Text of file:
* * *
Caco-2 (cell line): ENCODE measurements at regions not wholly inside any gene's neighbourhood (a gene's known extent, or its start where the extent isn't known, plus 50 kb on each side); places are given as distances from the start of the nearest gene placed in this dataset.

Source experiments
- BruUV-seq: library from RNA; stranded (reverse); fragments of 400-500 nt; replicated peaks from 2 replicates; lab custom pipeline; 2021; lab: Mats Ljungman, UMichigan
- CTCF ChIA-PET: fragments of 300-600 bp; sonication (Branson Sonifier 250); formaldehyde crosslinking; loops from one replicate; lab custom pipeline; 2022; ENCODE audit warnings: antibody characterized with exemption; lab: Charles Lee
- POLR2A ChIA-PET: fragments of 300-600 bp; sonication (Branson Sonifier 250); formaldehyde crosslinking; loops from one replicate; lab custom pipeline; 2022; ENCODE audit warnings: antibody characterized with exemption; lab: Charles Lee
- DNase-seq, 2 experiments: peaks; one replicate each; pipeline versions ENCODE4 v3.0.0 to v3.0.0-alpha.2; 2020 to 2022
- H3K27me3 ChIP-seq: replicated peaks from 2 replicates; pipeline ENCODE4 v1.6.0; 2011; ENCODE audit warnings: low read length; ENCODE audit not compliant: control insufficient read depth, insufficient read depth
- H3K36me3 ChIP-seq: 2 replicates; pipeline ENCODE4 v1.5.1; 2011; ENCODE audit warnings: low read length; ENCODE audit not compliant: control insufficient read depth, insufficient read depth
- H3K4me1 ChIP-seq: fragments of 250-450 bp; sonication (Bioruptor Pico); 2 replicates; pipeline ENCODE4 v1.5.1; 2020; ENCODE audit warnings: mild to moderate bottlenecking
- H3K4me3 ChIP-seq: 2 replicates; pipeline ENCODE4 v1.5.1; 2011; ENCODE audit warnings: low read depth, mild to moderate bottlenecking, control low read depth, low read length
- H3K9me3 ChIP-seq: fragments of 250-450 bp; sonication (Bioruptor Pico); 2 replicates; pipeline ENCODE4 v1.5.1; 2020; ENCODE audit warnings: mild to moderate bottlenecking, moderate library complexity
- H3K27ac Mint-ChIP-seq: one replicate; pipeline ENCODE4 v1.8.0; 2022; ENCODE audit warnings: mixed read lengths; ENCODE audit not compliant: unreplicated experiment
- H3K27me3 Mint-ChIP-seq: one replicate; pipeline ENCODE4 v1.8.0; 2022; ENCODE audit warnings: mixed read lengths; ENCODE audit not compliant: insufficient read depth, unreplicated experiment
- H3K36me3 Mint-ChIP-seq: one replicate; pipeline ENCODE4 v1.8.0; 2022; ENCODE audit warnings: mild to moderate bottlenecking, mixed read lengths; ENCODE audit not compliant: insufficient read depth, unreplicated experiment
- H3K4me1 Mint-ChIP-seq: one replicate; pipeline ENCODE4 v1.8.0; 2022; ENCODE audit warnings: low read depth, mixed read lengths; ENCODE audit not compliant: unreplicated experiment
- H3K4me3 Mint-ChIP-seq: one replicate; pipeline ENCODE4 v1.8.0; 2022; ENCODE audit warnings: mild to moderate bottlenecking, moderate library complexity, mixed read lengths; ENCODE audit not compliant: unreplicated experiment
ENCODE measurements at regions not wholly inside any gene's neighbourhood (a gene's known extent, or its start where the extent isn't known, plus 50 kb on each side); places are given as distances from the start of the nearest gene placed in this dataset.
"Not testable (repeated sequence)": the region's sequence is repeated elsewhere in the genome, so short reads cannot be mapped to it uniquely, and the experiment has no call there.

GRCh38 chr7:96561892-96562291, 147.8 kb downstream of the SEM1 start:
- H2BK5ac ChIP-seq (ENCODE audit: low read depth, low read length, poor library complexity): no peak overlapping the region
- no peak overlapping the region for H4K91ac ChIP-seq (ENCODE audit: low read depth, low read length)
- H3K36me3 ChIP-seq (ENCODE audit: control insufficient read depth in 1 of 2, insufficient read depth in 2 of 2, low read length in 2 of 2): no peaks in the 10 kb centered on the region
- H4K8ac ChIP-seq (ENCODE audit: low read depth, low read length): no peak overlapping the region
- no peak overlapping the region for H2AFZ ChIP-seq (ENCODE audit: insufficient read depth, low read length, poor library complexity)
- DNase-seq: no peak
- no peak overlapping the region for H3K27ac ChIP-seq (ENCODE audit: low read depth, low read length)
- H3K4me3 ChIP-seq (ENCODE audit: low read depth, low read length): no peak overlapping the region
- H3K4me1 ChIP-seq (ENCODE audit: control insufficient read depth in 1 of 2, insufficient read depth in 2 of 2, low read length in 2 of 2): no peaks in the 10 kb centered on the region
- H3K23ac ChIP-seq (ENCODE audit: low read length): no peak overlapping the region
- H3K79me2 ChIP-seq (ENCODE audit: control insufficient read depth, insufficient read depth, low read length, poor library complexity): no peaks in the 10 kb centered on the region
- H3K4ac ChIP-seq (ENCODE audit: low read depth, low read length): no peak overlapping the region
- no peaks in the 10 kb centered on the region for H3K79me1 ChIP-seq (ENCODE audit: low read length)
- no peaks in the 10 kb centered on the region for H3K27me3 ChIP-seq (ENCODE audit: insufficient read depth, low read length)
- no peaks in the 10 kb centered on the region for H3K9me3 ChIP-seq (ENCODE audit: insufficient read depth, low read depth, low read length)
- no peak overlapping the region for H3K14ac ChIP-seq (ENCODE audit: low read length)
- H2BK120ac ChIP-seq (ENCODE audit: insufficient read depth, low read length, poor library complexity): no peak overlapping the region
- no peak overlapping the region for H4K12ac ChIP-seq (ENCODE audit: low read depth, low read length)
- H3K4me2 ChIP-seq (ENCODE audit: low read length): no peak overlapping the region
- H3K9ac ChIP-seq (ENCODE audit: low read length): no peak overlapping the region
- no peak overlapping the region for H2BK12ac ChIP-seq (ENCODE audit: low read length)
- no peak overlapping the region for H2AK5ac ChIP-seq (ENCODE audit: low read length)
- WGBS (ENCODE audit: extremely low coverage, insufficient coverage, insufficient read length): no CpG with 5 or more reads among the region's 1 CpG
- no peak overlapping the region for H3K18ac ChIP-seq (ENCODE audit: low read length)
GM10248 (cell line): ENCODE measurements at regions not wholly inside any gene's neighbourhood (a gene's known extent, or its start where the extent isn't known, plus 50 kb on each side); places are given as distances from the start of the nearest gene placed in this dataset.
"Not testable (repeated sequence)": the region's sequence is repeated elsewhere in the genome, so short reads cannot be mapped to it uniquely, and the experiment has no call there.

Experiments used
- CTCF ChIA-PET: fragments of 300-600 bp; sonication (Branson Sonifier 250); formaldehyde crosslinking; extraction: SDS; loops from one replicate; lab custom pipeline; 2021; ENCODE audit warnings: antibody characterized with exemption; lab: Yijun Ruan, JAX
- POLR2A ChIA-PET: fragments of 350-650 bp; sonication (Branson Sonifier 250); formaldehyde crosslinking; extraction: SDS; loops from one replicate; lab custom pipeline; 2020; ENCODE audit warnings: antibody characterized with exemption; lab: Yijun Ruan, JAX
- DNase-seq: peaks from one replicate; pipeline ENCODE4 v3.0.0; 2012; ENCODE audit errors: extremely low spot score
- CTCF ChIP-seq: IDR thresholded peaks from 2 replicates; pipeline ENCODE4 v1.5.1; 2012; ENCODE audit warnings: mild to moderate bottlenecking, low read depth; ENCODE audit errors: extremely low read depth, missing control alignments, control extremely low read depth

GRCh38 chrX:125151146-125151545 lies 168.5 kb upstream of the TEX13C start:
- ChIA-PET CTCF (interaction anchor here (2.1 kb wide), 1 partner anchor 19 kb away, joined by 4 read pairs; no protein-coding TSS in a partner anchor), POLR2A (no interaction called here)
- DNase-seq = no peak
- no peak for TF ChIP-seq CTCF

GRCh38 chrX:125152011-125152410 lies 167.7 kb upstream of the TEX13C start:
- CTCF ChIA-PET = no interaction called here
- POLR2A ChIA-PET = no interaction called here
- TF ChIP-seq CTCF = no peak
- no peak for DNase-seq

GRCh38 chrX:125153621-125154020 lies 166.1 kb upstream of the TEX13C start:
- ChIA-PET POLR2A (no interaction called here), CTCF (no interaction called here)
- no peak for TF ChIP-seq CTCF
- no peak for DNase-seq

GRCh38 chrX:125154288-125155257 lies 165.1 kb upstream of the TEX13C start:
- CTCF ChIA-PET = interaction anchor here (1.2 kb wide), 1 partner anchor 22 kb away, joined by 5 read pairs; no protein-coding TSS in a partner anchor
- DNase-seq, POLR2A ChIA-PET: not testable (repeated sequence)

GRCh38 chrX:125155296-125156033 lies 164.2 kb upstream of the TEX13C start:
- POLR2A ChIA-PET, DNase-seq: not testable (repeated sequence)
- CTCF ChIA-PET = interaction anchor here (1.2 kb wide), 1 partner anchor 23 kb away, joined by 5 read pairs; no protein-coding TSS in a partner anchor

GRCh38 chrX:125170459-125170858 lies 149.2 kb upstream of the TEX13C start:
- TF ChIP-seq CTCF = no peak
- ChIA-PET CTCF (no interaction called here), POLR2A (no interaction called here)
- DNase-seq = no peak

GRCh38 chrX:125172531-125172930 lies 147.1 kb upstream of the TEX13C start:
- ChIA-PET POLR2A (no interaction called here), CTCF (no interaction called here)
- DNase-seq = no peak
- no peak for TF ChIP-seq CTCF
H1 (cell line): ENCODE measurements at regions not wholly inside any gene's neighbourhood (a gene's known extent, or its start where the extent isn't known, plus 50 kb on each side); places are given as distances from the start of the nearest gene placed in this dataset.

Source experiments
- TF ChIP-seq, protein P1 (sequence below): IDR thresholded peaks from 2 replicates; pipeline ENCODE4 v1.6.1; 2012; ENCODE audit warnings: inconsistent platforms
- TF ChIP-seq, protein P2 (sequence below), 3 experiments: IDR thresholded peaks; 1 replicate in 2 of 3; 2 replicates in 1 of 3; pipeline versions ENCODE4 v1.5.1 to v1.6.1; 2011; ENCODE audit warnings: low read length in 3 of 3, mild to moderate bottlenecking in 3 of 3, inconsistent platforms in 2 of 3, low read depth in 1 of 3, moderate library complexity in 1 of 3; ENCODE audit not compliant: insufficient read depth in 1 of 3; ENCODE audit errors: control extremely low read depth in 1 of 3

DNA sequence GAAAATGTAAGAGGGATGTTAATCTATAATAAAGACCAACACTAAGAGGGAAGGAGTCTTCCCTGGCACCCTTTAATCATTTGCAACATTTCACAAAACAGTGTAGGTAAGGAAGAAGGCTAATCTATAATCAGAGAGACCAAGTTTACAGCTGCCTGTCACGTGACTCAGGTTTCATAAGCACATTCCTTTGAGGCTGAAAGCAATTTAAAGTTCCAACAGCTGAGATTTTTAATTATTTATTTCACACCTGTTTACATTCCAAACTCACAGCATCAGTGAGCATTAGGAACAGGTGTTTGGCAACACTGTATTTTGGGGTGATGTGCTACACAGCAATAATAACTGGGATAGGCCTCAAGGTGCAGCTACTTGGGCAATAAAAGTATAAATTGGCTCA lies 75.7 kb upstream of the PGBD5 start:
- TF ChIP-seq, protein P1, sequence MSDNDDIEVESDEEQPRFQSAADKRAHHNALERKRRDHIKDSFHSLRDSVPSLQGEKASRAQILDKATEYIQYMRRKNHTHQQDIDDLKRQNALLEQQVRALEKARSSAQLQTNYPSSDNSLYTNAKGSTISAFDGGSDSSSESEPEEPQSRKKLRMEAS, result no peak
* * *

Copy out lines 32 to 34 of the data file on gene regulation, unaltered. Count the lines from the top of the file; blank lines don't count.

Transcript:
- no peaks in the 10 kb centered on the region for H3K79me1 ChIP-seq (ENCODE audit: low read length)
- no peaks in the 10 kb centered on the region for H3K27me3 ChIP-seq (ENCODE audit: insufficient read depth, low read length)
- no peaks in the 10 kb centered on the region for H3K9me3 ChIP-seq (ENCODE audit: insufficient read depth, low read depth, low read length)